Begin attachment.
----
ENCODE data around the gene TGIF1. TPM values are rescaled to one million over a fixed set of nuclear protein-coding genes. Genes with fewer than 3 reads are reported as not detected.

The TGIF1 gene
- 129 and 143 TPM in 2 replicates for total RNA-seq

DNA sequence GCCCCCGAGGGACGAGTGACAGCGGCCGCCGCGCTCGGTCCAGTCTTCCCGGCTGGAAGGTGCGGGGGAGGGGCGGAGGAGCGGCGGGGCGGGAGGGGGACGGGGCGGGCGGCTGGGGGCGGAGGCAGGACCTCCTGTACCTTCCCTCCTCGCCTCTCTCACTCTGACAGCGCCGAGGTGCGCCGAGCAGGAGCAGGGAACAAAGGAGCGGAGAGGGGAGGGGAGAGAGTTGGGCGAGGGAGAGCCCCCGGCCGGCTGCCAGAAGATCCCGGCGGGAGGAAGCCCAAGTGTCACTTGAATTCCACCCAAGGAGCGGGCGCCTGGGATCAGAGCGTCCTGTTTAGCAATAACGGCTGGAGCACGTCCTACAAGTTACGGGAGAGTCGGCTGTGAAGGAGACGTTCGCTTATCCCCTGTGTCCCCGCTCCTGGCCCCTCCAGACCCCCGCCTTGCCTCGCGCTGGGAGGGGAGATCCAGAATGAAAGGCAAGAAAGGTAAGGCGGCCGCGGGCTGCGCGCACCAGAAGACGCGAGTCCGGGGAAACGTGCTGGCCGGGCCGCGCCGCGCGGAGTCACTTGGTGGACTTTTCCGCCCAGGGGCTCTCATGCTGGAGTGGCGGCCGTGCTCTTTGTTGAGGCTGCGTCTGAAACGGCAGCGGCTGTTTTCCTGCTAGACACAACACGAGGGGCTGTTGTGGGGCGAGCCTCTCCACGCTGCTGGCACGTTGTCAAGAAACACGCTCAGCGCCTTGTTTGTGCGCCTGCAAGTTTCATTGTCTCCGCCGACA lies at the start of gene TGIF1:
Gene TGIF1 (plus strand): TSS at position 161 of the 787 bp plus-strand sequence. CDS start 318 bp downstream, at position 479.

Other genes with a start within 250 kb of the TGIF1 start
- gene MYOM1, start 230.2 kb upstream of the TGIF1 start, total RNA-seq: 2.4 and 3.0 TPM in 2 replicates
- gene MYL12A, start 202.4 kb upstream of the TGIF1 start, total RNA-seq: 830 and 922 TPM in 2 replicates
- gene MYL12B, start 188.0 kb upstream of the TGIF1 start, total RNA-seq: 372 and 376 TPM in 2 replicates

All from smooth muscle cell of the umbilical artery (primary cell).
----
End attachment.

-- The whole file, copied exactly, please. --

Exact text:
ENCODE data around the gene TGIF1. TPM values are rescaled to one million over a fixed set of nuclear protein-coding genes. Genes with fewer than 3 reads are reported as not detected.

The TGIF1 gene
- 129 and 143 TPM in 2 replicates for total RNA-seq

DNA sequence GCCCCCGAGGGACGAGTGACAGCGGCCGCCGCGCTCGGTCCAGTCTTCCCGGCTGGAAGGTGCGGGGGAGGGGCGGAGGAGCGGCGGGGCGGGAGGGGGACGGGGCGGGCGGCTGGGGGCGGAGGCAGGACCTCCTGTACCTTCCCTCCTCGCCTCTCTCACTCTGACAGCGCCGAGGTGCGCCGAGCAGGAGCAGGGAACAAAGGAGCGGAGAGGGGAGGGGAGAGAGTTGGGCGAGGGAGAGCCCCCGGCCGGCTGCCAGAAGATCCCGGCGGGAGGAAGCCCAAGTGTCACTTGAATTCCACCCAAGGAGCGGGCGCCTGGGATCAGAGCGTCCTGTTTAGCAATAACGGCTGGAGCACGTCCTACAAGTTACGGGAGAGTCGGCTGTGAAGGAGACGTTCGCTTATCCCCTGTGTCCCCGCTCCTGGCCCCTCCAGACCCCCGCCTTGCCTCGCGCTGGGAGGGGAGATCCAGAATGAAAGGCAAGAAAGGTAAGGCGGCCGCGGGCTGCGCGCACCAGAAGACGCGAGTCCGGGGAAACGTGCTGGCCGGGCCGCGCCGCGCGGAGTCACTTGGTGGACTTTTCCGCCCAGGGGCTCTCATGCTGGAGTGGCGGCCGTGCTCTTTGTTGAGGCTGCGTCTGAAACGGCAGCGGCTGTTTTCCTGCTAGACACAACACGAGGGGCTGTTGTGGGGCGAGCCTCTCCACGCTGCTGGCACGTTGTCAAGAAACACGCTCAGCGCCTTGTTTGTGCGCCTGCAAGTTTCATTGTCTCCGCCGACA lies at the start of gene TGIF1:
Gene TGIF1 (plus strand): TSS at position 161 of the 787 bp plus-strand sequence. CDS start 318 bp downstream, at position 479.

Other genes with a start within 250 kb of the TGIF1 start
- gene MYOM1, start 230.2 kb upstream of the TGIF1 start, total RNA-seq: 2.4 and 3.0 TPM in 2 replicates
- gene MYL12A, start 202.4 kb upstream of the TGIF1 start, total RNA-seq: 830 and 922 TPM in 2 replicates
- gene MYL12B, start 188.0 kb upstream of the TGIF1 start, total RNA-seq: 372 and 376 TPM in 2 replicates

All from smooth muscle cell of the umbilical artery (primary cell).